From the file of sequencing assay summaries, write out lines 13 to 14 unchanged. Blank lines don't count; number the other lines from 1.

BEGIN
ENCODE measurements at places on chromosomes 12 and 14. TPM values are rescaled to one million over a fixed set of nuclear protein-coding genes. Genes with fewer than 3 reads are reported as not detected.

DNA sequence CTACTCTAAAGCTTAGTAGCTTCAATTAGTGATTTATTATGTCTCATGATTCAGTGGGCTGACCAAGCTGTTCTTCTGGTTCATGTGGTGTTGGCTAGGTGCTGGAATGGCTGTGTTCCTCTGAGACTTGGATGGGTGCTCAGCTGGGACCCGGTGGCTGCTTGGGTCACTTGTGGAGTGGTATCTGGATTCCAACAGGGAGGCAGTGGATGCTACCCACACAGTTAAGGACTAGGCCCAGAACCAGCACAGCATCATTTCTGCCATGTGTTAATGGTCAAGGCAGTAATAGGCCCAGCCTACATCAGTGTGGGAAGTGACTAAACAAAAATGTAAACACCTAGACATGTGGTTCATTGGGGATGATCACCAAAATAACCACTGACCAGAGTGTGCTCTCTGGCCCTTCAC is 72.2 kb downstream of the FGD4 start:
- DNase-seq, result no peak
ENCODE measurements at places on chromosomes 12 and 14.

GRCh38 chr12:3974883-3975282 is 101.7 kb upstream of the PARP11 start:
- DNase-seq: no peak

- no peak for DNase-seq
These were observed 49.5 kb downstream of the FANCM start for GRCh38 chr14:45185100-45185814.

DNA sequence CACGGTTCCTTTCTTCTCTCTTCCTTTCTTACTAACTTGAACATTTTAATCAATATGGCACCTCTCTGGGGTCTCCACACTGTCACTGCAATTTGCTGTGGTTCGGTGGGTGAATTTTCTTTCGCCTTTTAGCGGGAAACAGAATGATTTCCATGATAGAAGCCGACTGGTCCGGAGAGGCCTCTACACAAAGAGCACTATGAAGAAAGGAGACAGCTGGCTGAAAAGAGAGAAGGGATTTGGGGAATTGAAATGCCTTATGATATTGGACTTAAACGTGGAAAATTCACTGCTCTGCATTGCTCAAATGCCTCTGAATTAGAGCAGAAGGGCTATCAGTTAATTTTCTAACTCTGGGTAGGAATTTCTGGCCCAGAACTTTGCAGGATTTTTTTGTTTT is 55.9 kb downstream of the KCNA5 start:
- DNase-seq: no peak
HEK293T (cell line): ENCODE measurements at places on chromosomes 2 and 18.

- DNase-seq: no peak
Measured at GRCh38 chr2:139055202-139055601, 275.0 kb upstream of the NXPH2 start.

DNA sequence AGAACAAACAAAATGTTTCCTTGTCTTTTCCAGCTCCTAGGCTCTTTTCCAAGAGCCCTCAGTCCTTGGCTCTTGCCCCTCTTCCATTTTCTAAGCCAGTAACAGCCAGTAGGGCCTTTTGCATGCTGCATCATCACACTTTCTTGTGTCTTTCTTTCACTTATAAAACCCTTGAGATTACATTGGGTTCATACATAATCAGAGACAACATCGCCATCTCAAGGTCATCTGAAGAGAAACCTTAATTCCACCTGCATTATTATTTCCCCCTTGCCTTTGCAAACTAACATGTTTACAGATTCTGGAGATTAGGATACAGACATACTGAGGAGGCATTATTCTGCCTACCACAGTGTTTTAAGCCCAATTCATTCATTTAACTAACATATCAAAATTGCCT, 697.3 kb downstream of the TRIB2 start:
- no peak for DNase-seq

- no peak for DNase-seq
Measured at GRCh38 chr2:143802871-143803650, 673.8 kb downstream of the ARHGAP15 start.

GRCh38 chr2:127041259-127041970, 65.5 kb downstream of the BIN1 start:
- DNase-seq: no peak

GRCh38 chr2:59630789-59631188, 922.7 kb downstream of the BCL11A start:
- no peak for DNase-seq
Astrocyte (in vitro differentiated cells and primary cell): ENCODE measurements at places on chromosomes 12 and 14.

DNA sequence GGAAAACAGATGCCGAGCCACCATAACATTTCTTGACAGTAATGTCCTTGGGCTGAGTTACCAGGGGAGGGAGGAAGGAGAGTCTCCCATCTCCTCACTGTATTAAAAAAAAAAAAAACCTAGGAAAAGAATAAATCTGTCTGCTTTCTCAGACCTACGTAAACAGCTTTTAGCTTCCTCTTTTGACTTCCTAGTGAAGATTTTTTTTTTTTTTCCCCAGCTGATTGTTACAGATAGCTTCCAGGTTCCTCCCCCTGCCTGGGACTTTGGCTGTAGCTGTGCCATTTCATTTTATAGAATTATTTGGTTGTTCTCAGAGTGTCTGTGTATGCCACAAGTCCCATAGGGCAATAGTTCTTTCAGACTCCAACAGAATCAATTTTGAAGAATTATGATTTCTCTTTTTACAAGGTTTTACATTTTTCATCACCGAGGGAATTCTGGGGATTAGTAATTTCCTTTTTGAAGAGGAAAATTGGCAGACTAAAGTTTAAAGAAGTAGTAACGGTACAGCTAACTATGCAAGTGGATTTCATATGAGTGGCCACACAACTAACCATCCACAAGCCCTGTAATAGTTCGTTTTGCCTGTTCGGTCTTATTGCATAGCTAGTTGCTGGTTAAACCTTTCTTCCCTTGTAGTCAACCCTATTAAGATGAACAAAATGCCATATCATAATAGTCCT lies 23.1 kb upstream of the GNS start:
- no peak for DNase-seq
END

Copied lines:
Measured at GRCh38 chr2:139055202-139055601, 275.0 kb upstream of the NXPH2 start.

DNA sequence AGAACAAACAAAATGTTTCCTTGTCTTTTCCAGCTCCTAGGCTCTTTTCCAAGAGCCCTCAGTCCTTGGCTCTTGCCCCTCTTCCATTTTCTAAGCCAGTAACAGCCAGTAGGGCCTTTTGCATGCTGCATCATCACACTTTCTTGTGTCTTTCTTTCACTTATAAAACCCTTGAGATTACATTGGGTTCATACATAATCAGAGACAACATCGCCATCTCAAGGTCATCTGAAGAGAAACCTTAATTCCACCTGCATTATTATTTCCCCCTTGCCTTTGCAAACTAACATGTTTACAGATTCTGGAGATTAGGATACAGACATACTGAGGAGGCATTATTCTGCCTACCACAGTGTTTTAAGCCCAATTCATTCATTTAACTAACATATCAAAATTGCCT, 697.3 kb downstream of the TRIB2 start: